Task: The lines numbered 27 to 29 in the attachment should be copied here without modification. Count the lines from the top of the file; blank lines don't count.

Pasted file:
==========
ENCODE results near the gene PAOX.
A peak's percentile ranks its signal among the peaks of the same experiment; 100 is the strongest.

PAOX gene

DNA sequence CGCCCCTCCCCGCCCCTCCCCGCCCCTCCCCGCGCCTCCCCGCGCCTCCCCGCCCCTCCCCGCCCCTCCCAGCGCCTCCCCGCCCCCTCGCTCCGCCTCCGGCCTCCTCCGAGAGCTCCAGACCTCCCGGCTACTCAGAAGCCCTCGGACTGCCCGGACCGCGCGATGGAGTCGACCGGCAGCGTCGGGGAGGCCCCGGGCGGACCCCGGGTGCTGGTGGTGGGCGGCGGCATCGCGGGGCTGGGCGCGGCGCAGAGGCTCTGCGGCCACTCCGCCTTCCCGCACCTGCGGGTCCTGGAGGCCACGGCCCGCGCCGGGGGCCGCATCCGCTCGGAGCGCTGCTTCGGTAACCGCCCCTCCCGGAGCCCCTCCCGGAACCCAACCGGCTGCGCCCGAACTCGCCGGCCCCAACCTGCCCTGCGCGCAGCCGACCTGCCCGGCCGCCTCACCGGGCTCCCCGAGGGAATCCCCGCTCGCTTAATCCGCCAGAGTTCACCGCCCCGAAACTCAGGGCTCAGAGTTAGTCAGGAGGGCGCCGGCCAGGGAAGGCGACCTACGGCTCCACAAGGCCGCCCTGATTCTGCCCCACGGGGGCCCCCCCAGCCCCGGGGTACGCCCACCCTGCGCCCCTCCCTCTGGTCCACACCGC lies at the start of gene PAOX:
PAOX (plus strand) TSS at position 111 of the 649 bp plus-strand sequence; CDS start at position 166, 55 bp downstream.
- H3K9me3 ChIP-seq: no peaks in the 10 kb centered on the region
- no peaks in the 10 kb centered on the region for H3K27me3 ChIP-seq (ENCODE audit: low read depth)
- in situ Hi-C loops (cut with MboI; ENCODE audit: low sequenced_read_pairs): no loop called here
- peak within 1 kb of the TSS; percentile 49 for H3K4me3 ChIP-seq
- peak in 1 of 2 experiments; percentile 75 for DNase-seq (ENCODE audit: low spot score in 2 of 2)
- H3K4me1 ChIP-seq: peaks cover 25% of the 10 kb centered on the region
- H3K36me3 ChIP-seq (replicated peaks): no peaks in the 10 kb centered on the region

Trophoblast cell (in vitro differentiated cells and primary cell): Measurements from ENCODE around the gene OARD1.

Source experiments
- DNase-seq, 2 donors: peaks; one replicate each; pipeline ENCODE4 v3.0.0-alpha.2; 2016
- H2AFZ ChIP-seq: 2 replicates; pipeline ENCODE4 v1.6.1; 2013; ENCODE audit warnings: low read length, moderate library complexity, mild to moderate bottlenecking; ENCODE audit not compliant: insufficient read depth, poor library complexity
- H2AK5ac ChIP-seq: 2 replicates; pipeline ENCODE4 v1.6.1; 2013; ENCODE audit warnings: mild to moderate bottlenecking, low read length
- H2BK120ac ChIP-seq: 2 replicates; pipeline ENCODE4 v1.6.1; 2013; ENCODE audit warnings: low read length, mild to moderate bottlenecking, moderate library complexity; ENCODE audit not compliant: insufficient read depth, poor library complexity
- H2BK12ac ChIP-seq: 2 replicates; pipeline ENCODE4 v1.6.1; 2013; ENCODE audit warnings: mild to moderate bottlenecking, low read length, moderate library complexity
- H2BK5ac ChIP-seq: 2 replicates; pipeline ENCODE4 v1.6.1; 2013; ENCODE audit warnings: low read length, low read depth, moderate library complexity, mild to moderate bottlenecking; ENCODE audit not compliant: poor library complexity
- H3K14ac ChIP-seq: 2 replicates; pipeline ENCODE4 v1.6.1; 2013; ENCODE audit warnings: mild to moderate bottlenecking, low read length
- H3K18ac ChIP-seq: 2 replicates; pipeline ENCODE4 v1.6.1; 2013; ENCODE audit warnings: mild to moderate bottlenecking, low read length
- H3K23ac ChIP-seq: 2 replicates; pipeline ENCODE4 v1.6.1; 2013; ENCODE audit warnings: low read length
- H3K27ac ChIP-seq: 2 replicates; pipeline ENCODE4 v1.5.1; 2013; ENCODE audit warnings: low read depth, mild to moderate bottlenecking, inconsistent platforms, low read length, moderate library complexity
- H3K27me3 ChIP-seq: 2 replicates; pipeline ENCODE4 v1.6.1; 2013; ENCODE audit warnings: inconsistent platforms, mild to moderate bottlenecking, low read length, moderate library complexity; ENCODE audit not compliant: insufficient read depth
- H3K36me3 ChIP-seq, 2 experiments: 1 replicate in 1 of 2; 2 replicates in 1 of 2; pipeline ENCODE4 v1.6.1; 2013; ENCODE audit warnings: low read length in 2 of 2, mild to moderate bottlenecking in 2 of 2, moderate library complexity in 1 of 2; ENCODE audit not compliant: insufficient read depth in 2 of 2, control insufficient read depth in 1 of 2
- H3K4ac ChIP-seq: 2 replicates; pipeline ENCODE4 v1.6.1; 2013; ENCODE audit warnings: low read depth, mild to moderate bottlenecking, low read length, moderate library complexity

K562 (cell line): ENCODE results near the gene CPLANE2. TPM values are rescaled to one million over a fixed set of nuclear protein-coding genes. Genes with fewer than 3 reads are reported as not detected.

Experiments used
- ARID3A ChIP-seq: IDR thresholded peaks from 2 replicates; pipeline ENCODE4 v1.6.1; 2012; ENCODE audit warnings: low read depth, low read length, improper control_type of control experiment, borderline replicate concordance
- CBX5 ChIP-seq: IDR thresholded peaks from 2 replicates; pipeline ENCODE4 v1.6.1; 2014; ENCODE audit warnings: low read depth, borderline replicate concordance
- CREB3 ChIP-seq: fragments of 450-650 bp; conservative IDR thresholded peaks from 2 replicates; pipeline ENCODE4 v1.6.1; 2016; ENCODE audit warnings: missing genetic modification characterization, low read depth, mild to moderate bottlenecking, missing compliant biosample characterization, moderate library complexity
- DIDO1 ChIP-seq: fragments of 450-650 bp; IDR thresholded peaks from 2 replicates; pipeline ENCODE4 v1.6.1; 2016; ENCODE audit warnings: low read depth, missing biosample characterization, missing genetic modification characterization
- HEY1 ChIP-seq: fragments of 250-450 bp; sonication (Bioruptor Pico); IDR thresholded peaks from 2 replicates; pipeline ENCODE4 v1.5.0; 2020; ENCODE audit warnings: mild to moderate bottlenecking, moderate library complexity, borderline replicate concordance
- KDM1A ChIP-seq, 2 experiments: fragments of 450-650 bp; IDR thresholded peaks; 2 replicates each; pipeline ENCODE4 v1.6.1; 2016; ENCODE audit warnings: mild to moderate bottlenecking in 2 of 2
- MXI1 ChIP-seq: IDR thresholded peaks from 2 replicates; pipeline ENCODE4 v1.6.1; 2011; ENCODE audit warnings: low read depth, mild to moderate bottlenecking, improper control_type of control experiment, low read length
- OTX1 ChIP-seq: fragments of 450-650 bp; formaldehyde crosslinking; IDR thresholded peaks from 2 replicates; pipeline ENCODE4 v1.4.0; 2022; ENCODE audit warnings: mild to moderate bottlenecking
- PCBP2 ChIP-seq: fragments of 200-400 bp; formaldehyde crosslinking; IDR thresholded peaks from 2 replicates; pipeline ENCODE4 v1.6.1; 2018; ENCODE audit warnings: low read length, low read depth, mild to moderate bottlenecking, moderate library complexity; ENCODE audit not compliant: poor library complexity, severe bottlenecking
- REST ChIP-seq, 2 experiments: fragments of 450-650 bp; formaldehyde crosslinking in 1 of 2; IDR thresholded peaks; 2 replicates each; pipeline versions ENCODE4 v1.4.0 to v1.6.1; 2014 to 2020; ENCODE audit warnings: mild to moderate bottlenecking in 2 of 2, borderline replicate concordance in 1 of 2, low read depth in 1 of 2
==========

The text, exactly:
- H3K4ac ChIP-seq: 2 replicates; pipeline ENCODE4 v1.6.1; 2013; ENCODE audit warnings: low read depth, mild to moderate bottlenecking, low read length, moderate library complexity

K562 (cell line): ENCODE results near the gene CPLANE2. TPM values are rescaled to one million over a fixed set of nuclear protein-coding genes. Genes with fewer than 3 reads are reported as not detected.

Experiments used